By 1896, Frank Holton was back with Ellis Brooks in Chicago, working as both a business manager and trombone soloist in Brooks’ Second Regiment Band. It was during this time that Holton developed his own unique slide oil for his trombone and began sharing it with fellow musicians, soon realizing that this might lead to a new business venture. “As a musician, I had gone further than my fondest expectations,” Holton recalled in a 1934 interview, “but even though I had practiced strict economy, it seemed almost impossible for me to save any money out of my earnings. It was at this time that I decided to start a band instrument business.” Holton knew he had many friends in the industry who would support his endeavor, but feared the old adage that a professional musician could not succeed in business. “This in my own mind seemed ridiculous,” Holton confessed, “yet I did appreciate, that it is rather difficult for a man at forty years of age to begin at the bottom and build a new business.”
Frank Holton & Co.
Holton opened a small shop at the corner of Clark and Madison streets in Chicago and began selling second hand musical instruments along with his popular trombone slide oil. Frank worked nights as a trombonist in one of the many Chicago theaters while his wife gave music lessons to help pay the bills. Frank’s musical instrument business began to grow, slowly at first, but steadily. Before long, Holton hired a repairman and began to offer instrument repair services to the local musicians. Holton soon started designing and manufacturing his own brass and percussion instruments, including several models of his famous trombones and cornets. He expanded his business to a larger space in 1900, and in 1904 incorporated his operation as Frank Holton & Company, then built a new three story factory building on the west side of Chicago.
By 1918, Holton’s operation had outgrown its Chicago location, so he expanded again and moved his entire operation to the small town of Elkhorn, Wisconsin. As business grew, so did the city of Elkhorn, thanks for the most part to Holton and his company. By the 1920s, Frank Holton & Company was employing hundreds of factory workers and thousands of sales agents from coast to coast, while doing the largest amount of business in its history.
Sousa, Clarke, and Pryor
During his lifetime, Frank Holton remained close friends with his former band mates and drew valuable product endorsements from many leading musicians, including trombone virtuoso Arthur Pryor, cornetist Herbert Lincoln Clarke, and bandleader John Philip Sousa. “They knew Holton personally, and respected his talent and ability, and appreciated the quality and the honest workmanship of the merchandise which he was delivering,” stated Huber in his 1934 article. Writer Elbert Hubbard expressed similar adulation after visiting the Holton Company in 1915. “If you want to get Sousa started,” said Hubbard, “just mention Frank Holton, and he will tell you wonderful tales about a trombone player who was always on time, never off key, who always produced the goods, knocking the yaps and yokels off their seats.”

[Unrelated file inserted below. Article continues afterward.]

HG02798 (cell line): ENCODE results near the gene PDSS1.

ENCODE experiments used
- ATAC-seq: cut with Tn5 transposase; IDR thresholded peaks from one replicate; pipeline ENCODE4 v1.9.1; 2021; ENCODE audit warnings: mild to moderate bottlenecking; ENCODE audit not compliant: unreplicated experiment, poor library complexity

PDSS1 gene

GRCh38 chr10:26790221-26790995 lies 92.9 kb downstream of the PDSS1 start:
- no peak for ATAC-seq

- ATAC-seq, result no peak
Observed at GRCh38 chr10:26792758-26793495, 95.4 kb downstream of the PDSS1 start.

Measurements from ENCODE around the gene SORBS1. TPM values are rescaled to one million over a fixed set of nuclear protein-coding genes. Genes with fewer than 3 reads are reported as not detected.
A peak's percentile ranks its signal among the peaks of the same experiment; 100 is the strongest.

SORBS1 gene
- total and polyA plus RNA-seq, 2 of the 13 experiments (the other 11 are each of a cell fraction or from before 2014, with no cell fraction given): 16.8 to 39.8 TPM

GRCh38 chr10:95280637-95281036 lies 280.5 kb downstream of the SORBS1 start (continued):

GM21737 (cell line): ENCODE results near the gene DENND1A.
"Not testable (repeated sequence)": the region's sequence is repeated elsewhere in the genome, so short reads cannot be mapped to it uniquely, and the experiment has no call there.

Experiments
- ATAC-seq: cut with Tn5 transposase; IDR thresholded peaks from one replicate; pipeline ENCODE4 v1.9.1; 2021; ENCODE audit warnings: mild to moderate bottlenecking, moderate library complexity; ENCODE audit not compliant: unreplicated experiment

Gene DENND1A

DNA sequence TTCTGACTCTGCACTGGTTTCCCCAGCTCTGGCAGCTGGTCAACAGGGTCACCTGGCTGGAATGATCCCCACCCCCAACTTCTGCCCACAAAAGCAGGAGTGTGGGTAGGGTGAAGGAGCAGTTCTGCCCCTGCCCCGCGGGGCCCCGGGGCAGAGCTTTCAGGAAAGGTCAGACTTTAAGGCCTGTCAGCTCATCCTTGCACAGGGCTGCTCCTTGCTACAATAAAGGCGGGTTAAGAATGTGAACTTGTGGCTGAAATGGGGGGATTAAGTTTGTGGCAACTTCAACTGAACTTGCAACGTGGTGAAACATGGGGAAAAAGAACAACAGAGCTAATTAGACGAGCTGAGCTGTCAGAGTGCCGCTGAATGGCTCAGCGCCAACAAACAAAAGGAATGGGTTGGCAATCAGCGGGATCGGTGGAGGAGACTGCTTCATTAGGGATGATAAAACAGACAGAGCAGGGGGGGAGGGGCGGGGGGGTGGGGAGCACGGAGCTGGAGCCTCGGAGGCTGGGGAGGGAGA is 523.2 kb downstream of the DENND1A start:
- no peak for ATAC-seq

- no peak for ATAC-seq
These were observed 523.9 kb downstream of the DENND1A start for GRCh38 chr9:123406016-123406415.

After more than four decades at the helm, Frank Holton retired from the company in 1940; he passed away two years later at the age of 84. In 1964, the Holton Company was bought by Leblanc, a division of Conn-Selmer, Inc., the nation’s largest manufacturer of band and orchestral instruments and accessories. Today, Holton remains the oldest continually operating wind instrument company in the United States.
To celebrate the 110th anniversary of the founding of the Holton Company, Conn-Selmer donated 369 musical instruments of historical significance (prototypes, reference models, etc.) to the National Music Museum at the University of South Dakota Vermillion. The same museum houses the Holton Company Band Library, which features hundreds of photographs of bands and musicians dating from the 1880s to the 1930s.
Like many of our Local History essays, this article is by no means a definitive study; rather it is a continuing work-in-progress. If you have new information, corrections, or items to share, please contact the author or the Local History Room.